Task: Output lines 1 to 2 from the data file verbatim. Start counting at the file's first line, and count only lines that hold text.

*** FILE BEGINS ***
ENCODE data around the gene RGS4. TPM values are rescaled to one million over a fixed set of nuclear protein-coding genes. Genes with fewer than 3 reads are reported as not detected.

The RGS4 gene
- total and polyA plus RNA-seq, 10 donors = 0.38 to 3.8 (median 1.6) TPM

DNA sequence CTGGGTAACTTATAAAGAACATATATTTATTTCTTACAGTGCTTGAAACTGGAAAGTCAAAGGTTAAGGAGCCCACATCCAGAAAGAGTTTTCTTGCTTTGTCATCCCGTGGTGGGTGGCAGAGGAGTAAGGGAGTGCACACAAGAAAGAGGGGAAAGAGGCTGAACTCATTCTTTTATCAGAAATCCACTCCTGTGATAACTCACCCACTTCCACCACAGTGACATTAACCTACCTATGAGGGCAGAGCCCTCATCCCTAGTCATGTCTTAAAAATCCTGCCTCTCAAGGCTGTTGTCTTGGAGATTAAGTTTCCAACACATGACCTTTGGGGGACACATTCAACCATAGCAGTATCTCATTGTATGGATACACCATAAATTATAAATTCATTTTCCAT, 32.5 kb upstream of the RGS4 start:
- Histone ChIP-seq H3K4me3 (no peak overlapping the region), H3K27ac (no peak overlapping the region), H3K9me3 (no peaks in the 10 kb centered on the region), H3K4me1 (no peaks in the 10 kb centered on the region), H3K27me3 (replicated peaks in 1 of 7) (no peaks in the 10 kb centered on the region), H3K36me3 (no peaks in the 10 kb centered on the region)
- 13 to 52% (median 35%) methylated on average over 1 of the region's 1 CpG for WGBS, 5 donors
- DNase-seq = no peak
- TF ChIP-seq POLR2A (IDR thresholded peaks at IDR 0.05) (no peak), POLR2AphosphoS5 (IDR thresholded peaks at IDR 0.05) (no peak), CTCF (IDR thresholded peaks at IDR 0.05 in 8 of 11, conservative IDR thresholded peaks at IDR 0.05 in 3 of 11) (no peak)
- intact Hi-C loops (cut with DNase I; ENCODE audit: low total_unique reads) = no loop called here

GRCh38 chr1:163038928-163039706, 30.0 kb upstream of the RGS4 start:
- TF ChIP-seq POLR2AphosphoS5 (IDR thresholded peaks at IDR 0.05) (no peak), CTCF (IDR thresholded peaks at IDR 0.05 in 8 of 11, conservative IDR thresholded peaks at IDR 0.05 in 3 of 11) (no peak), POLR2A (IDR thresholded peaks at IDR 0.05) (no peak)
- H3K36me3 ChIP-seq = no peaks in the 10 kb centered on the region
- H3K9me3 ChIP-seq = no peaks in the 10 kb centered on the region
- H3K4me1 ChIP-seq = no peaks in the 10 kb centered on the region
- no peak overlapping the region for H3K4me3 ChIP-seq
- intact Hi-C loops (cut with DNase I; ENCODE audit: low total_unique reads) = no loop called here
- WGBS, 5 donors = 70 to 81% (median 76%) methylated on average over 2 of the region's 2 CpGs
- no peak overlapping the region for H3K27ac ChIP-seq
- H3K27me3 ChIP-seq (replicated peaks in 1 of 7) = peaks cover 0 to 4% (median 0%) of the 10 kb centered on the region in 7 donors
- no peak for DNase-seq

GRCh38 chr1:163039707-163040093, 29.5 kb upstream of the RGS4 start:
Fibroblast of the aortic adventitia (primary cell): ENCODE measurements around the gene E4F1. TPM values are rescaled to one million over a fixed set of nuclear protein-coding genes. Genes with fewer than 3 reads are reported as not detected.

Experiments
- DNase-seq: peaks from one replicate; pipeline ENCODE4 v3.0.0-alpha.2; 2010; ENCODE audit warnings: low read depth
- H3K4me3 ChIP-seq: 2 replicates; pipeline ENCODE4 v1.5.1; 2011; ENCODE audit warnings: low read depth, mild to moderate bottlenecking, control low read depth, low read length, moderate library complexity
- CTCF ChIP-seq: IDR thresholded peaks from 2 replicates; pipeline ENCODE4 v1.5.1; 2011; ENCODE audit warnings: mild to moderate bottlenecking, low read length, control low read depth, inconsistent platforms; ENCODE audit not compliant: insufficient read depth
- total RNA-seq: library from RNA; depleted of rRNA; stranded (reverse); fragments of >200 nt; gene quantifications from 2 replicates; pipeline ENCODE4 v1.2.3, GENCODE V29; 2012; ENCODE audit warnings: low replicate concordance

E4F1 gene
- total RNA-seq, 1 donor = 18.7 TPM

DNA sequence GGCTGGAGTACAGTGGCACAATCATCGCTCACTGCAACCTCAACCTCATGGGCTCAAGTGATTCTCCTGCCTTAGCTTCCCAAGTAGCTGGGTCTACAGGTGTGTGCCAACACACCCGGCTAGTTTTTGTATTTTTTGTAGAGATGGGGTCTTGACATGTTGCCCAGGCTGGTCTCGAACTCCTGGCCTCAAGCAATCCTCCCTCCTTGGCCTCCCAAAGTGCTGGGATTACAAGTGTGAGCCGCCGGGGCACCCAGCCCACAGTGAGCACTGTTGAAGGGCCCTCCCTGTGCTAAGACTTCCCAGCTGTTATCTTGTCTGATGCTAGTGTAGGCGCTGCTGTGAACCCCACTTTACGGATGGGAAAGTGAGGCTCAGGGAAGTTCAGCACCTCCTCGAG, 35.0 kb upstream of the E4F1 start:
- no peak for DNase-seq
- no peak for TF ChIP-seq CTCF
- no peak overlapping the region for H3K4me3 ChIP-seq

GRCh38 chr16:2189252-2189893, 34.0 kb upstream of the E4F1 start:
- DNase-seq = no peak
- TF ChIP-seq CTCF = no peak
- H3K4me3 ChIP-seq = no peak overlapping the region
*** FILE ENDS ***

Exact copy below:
ENCODE data around the gene RGS4. TPM values are rescaled to one million over a fixed set of nuclear protein-coding genes. Genes with fewer than 3 reads are reported as not detected.

The RGS4 gene